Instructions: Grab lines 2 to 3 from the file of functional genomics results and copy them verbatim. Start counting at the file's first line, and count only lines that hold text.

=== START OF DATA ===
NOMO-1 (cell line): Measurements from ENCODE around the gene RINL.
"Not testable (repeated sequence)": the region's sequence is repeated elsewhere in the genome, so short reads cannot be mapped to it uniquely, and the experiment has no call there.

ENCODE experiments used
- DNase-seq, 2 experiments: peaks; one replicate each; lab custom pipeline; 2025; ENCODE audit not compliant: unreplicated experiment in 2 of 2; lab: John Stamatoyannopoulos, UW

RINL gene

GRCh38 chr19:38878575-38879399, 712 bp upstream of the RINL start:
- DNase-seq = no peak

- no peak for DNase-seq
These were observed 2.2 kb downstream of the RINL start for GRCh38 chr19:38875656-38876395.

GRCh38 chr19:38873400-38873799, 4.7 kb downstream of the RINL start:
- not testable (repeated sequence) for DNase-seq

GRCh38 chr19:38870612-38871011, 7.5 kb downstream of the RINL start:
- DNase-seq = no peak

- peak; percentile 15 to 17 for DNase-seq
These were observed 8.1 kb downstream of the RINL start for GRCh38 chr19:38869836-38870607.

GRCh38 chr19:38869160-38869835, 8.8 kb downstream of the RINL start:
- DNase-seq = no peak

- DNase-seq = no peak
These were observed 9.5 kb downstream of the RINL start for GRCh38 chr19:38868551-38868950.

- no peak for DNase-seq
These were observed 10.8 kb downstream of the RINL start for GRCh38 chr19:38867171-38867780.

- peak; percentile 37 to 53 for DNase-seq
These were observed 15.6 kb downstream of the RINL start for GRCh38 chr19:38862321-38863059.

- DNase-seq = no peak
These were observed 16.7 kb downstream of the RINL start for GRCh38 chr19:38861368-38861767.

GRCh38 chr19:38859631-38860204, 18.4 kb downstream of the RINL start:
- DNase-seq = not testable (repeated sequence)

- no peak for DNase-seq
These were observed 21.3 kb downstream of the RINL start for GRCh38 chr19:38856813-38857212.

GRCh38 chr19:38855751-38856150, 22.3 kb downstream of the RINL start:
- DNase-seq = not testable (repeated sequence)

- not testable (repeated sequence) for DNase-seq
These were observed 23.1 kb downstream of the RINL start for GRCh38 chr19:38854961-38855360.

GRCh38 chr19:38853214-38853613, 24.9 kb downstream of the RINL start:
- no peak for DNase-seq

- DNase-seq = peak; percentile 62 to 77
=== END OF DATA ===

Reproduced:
"Not testable (repeated sequence)": the region's sequence is repeated elsewhere in the genome, so short reads cannot be mapped to it uniquely, and the experiment has no call there.

ENCODE experiments used